In an age of huge multinational waste management companies dominating the landscape, there is still room for an individual armed with ingenuity and cunning to show the way. Angus Carnie is one such man.
“I had this theory some time ago that you could build a house made entirely from waste,” he says. “People told me ‘you can’t do that’, so I thought I’ll just bloody well do it, and show it’s possible.” When Carnie says “entirely”, he really means it – from the mixed plastic waste walls and floors to the paint made from recycled toner powder.
The result is a home that looks like a traditional Scottish log cabin, built on land near Carnoustie, east Scotland. The idea behind the construction is to showcase the range of materials that can be recycled and to aid social causes. Carnie intends to build more homes and donate them to charities for the homeless.
Sourcing materials was quite a job, and Carnie admits to driving tradesmen “bonkers” by being highly particular over what could be used.
“The biggest problem is that you can’t just nip down to Jewsons and buy stuff. You need to find it, make it from material that goes to landfill or gets burned. For instance, the internal walls and floors are made of plastic waste from MacDonald’s. They’re waterproof, which is ideal for the bathroom. The material is also lighter than traditional walls but just as strong.
“The worktops are made out of plastic bedsheets that come from hospitals – they usually all get incinerated. It costs the NHS a fortune to deal with that. I’m sure they could find lots of better uses for the money.”
The range of materials is impressive, and include waste printer bottles used for super-efficient insulation, damaged pallets for fencing and damaged confidential waste bins for kitchen units. There are jam jar and vodka bottle light fittings, whisky barrel furniture and an electrical cable reel coffee table. Not to mention picture frames from waste tyres and circuit boards fashioned into coasters.
In all, the materials used cost just £5,000, with much of it being found for free. After taking “a long time to plan”, building took just six months, and the whole project cost £40,000.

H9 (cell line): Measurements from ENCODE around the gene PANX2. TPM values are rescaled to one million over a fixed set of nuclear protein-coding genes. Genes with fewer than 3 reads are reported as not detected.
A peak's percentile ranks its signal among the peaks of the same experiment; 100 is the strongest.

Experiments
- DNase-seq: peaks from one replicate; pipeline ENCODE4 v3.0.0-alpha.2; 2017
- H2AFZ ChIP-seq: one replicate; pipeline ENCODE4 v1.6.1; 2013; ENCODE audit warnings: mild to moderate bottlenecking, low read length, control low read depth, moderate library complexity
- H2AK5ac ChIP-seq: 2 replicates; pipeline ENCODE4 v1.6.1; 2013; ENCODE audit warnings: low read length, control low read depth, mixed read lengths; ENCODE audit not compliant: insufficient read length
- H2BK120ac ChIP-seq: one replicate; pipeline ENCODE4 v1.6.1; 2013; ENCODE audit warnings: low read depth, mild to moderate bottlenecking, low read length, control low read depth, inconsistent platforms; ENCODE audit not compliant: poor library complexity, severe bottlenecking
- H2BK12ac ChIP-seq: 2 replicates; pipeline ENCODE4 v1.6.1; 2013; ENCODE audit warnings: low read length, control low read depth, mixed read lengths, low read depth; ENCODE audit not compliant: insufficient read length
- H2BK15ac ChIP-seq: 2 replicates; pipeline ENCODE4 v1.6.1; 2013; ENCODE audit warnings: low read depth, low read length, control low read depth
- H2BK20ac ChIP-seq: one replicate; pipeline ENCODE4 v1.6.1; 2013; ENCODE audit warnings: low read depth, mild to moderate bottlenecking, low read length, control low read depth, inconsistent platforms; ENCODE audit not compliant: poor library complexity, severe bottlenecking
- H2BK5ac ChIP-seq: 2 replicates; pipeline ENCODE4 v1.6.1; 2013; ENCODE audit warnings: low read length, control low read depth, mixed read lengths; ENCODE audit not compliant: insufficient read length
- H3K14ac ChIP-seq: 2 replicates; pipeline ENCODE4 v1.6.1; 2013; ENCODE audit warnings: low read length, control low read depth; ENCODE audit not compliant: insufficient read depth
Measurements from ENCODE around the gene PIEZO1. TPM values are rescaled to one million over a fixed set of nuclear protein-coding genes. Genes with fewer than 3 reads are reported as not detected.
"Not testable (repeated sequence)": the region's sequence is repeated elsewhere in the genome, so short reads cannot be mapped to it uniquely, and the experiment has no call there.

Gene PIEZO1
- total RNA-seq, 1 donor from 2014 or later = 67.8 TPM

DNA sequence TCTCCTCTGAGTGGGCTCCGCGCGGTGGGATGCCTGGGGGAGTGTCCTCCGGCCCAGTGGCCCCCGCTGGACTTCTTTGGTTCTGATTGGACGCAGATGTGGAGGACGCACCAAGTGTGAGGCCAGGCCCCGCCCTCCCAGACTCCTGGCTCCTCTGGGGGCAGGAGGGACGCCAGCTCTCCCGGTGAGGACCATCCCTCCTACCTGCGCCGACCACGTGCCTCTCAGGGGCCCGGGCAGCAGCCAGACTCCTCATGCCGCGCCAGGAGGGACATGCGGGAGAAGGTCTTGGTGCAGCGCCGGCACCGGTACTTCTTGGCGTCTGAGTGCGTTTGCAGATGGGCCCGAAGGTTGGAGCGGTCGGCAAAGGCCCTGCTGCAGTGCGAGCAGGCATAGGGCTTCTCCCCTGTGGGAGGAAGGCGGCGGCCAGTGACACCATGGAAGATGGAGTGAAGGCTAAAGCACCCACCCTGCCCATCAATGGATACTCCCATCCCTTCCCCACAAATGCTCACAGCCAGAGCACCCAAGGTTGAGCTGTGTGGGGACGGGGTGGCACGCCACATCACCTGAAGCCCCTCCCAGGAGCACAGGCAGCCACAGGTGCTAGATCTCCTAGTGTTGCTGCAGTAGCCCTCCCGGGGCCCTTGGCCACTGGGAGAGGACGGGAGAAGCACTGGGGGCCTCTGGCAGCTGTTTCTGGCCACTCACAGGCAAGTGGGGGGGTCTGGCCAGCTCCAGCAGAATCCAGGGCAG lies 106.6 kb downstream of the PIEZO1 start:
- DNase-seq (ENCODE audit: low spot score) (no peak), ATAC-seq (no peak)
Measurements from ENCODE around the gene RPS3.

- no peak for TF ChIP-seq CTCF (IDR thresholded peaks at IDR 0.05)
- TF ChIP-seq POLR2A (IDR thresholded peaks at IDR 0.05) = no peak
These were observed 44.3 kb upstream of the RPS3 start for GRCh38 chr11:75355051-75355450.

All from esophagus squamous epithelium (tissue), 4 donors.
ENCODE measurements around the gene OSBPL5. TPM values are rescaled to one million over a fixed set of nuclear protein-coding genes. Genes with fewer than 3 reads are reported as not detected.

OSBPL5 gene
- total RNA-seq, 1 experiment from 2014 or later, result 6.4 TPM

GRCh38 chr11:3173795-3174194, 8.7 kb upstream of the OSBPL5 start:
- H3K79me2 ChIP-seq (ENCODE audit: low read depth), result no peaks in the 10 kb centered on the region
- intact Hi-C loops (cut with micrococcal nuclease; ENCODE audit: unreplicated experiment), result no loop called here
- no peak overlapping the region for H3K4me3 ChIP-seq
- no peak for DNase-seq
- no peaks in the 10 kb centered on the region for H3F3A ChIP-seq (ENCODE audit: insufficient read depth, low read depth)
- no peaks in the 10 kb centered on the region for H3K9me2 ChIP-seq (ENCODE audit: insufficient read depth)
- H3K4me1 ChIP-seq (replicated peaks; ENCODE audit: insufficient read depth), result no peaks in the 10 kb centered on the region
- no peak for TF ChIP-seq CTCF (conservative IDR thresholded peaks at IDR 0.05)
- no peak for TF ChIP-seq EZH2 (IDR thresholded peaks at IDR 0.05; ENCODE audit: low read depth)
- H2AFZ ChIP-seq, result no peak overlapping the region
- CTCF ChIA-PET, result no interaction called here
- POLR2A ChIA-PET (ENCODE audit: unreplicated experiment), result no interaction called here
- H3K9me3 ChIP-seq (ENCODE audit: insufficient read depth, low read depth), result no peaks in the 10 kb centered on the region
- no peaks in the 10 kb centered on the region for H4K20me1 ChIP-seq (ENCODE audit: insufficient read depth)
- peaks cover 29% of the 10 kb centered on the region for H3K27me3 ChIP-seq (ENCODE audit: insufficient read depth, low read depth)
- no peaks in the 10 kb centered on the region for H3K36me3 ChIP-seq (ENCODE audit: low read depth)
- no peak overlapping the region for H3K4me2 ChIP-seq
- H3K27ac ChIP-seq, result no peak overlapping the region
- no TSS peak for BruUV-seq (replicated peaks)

The house is also fully ‘off-grid’ and energy self-sufficient, through the use of wind and solar power as well as a wood burner. Water comes from rain harvesting and a filter system.
“There were some difficulties on the way,” admits Carnie. “The funniest thing to my mind was the toilet. I ended up speaking to a Swedish company because they’ve got frozen areas [of the country] with no usable water. I didn’t want any chemical toilets, the design works as normal and does some clever things quietly and efficiently.”
Carnie has many years’ experience in recycling, and lays claim to inventing the process of recycling waste toner powder. His primary job is in the secure shredding bins business, but helping people going through difficult periods of their lives is also something of a personal mission.
“It’s a case of ‘there, for the grace of God, go I’ when you see homeless people,” he says. “I had a brain tumour a number of years ago. I survived, but I could have ended up with no job, nothing. It makes you think about other people a bit more.”
The Waste House, Brighton
The UK’s first house made from waste was built by the University of Brighton and completed in 2014. It was constructed by apprentices, students and volunteers, and made from materials including 20,000 toothbrushes, 4,000 DVD cases, 2,000 floppy discs, 2,000 used carpet tiles and two tonnes of jeans.
The Waste House was designed by architect and lecturer Duncan Baker-Brown. The design was inspired by Grand Designs presenter Kevin McCloud’s sustainable home built in 2008, which Baker-Brown collaborated on. In 2015, Waste House Brighton was shortlisted for the Royal Institute of British Architects’ Stephen Lawrence Prize.
waste house brighton